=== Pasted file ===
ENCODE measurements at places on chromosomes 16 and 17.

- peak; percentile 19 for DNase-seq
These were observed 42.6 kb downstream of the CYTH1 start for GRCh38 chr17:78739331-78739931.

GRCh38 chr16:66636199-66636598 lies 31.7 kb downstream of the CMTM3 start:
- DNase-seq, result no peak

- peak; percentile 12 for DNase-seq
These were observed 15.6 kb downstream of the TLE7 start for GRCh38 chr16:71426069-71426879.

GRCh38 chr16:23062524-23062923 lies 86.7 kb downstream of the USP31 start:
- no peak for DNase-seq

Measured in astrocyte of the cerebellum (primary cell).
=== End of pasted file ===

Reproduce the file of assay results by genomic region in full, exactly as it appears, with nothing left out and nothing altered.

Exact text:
ENCODE measurements at places on chromosomes 16 and 17.

- peak; percentile 19 for DNase-seq
These were observed 42.6 kb downstream of the CYTH1 start for GRCh38 chr17:78739331-78739931.

GRCh38 chr16:66636199-66636598 lies 31.7 kb downstream of the CMTM3 start:
- DNase-seq, result no peak

- peak; percentile 12 for DNase-seq
These were observed 15.6 kb downstream of the TLE7 start for GRCh38 chr16:71426069-71426879.

GRCh38 chr16:23062524-23062923 lies 86.7 kb downstream of the USP31 start:
- no peak for DNase-seq

Measured in astrocyte of the cerebellum (primary cell).